Nearly half of the $2.4 billion in federal grant money awarded Wednesday to stimulate the U.S. economy and boost the production of hybrid and electric vehicles went to six companies with ties to places as far away as Russia, China, South Korea and France.
President Obama announced the grants during a visit to Indiana and said the funds would create domestic jobs and instigate more “green” manufacturing in the United States. But because so few American companies have the necessary technology, much of the money will initially go toward manufacturing electric vehicle batteries overseas.
Three grants went to General Motors Corp., one for $105.9 million to help produce high-volume battery packs for the GM Volt automobile. But cells for the packs will be built in South Korea and by “other cell providers to be named.”
The largest single grant, for $299.2 million, went to Johnson Controls Inc. for the production of nickel-cobalt-metal battery cells and packs at plants it plans to build in Holland, Mich., and Lebanon, Ore. Johnson has partnered with Saft Advanced Power Solutions LLC, a French company, to develop the batteries. Saft, which makes its batteries in France, also won a separate $95.5 million grant.
A123 Systems Inc., which received $249.1 million, is looking to construct manufacturing plants in Romulus and Brownstown, Mich., to build battery cells and modules, but now produces its batteries in China.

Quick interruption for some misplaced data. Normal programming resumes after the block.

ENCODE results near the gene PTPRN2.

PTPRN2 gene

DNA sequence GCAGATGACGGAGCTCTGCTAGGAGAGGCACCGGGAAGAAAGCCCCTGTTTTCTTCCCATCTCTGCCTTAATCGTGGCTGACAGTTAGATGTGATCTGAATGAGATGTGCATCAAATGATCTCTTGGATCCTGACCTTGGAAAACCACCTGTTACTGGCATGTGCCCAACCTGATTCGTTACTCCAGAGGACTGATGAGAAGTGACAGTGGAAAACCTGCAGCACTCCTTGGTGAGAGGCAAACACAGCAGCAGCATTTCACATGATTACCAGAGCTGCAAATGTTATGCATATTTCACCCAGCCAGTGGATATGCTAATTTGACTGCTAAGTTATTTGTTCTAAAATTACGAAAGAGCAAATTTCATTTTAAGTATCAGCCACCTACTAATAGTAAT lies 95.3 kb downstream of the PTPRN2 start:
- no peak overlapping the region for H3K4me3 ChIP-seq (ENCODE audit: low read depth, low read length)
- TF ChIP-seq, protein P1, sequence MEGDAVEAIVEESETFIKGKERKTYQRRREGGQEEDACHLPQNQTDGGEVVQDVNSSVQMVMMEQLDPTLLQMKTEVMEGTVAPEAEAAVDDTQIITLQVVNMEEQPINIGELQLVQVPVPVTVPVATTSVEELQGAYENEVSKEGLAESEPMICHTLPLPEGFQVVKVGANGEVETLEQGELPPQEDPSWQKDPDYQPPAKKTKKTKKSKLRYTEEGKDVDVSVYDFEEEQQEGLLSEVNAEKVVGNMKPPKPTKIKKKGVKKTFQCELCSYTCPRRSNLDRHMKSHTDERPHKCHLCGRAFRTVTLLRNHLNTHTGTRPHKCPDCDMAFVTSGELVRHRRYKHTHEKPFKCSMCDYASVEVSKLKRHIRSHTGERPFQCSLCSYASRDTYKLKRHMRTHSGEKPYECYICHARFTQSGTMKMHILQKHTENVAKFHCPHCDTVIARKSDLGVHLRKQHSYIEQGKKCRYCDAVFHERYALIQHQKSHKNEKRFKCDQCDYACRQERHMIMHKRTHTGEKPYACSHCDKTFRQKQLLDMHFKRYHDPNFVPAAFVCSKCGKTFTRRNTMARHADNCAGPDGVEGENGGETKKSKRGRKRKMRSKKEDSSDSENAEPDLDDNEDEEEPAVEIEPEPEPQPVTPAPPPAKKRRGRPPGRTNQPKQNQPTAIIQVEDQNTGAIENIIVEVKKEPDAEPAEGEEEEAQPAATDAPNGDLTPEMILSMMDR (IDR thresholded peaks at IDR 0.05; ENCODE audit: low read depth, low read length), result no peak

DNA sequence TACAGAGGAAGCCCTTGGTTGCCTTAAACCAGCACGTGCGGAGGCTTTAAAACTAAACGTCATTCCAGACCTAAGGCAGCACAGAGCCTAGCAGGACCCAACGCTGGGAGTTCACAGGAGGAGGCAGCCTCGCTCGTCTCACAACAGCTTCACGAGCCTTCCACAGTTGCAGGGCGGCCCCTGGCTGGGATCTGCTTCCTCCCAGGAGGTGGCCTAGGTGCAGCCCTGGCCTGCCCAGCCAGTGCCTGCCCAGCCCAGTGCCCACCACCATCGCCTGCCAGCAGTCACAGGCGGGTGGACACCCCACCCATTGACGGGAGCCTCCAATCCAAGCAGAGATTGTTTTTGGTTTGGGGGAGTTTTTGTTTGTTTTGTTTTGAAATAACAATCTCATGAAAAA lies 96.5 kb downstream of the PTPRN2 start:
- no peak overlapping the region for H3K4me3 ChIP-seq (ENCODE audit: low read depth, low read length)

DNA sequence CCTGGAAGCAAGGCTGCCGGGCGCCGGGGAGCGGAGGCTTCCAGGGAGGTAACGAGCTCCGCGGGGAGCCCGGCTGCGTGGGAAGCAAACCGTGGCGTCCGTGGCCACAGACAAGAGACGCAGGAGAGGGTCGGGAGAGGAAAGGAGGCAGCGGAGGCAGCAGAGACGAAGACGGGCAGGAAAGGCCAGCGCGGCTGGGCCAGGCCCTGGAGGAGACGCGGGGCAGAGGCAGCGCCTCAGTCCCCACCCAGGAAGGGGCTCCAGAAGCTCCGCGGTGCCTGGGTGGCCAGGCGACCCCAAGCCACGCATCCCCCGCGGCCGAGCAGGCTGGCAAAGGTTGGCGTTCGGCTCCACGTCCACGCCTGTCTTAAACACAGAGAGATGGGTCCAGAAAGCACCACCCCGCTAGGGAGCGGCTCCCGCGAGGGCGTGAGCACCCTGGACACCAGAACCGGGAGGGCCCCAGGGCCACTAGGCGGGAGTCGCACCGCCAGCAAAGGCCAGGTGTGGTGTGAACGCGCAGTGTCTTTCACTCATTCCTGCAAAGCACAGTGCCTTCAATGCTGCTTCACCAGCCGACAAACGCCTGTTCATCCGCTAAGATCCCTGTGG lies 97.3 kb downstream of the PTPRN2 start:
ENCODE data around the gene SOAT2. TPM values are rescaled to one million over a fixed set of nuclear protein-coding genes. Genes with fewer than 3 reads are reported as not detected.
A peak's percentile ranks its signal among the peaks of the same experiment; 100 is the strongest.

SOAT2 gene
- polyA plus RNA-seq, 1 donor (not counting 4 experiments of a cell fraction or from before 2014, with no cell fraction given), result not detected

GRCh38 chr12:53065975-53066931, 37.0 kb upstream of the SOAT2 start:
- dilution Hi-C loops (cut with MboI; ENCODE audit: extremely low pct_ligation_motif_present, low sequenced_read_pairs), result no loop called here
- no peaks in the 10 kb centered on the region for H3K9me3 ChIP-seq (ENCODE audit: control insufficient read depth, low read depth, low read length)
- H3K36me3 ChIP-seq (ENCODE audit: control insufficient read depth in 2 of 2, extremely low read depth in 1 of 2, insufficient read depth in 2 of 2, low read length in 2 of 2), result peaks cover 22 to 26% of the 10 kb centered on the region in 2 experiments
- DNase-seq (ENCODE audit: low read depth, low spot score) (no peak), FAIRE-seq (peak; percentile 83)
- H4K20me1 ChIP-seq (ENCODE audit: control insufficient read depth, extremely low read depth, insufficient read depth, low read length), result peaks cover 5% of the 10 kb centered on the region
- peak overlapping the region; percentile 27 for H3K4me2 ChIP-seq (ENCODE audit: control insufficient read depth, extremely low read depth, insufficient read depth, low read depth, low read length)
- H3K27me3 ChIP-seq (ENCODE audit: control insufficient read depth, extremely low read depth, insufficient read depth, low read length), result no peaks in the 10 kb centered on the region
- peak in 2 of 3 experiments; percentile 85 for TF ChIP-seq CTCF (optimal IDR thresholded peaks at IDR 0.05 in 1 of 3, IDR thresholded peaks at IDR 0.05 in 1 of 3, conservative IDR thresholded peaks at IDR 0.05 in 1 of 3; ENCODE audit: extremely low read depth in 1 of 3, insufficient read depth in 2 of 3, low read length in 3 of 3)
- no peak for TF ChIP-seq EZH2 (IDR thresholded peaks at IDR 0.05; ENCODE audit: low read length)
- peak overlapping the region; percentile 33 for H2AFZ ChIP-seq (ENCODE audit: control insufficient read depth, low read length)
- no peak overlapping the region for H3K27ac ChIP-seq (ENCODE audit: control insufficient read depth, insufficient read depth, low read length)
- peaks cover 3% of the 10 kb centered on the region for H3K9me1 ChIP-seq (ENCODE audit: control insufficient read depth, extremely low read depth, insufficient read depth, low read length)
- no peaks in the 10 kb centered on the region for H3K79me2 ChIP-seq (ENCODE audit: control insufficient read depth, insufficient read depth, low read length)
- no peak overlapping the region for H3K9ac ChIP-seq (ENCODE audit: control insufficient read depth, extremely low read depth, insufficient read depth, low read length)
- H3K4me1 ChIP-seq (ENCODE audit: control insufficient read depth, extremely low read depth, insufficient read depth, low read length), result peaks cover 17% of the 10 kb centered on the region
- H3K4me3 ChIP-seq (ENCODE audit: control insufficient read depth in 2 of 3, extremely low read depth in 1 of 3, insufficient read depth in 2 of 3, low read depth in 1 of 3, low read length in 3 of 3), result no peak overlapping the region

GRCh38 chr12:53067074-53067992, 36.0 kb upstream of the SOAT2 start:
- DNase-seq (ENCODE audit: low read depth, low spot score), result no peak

KD ABG MI LLC of Midland, Mich., received $161 million for the production of manganese oxide cathode and graphite lithium-ion batteries in that state. It is a joint venture between U.S.-based Dow Chemical Co., South Korea’s Kokam Co. and some venture capital firms.
Compact Power Inc. in Troy, Mich., won a $151.4 million grant to produce the new batteries and build factories in Michigan. It is the U.S. subsidiary of LG Chem Ltd., a South Korean company.
And EnerDel Inc. of Indianapolis, which received $118.5 million to build lithium-ion batteries at plants it owns in Indiana, is a subsidiary of companies controlled by a Russian oligarch.
Of the grants awarded for 48 projects, the lion’s share — $1.07 billion — went to the six companies with foreign ties and are meant to produce advanced battery and electric drive projects.
“If we want to reduce our dependence on oil, put Americans back to work and reassert our manufacturing sector as one of the greatest in the world, we must produce the advanced, efficient vehicles of the future,” Mr. Obama said.
According to the Energy Department, which oversees the grant program, GM will receive more than $240 million in three grants, while Ford Motor Co. will get $92.7 million and Chrysler Group LLC will receive $70 million.
“This investment is an important step toward creating and building an industry in the United States that addresses market requirements and long-term opportunities for growth and new jobs in this country,” said Johnson Controls President Alex Molinaroli.
Johnson Controls-Saft began operations at a lithium-ion cell manufacturing and battery assembly facility in Nersac, France, earlier this year and expects to have its U.S. operation under way before the end of 2010.
“This grant is another exciting step towards creating an American battery infrastructure, which may reduce our dependence on foreign oil and increase our nation’s energy security,” said A123 President David Vieau. “The capital provided by the DOE’s investment will help us speed our growth and better compete in global markets.”View Entire Story
Jerry Seper is the investigative editor for The Washington Times.
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